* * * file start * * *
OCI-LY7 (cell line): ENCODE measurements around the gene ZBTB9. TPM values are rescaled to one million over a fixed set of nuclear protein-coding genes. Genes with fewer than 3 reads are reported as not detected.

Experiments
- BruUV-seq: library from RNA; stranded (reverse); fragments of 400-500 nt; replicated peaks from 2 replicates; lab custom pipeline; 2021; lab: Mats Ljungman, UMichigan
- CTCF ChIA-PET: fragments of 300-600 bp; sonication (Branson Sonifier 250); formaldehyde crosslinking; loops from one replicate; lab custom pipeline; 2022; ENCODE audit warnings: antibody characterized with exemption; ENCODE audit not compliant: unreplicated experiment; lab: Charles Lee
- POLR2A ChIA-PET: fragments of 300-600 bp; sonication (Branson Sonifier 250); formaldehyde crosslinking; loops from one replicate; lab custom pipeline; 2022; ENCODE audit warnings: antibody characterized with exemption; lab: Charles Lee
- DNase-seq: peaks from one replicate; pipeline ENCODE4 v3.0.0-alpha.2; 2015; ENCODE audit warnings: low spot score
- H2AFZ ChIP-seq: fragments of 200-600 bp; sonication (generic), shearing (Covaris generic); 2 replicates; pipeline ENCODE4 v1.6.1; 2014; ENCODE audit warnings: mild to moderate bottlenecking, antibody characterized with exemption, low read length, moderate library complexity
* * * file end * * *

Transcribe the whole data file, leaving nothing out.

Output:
OCI-LY7 (cell line): ENCODE measurements around the gene ZBTB9. TPM values are rescaled to one million over a fixed set of nuclear protein-coding genes. Genes with fewer than 3 reads are reported as not detected.

Experiments
- BruUV-seq: library from RNA; stranded (reverse); fragments of 400-500 nt; replicated peaks from 2 replicates; lab custom pipeline; 2021; lab: Mats Ljungman, UMichigan
- CTCF ChIA-PET: fragments of 300-600 bp; sonication (Branson Sonifier 250); formaldehyde crosslinking; loops from one replicate; lab custom pipeline; 2022; ENCODE audit warnings: antibody characterized with exemption; ENCODE audit not compliant: unreplicated experiment; lab: Charles Lee
- POLR2A ChIA-PET: fragments of 300-600 bp; sonication (Branson Sonifier 250); formaldehyde crosslinking; loops from one replicate; lab custom pipeline; 2022; ENCODE audit warnings: antibody characterized with exemption; lab: Charles Lee
- DNase-seq: peaks from one replicate; pipeline ENCODE4 v3.0.0-alpha.2; 2015; ENCODE audit warnings: low spot score
- H2AFZ ChIP-seq: fragments of 200-600 bp; sonication (generic), shearing (Covaris generic); 2 replicates; pipeline ENCODE4 v1.6.1; 2014; ENCODE audit warnings: mild to moderate bottlenecking, antibody characterized with exemption, low read length, moderate library complexity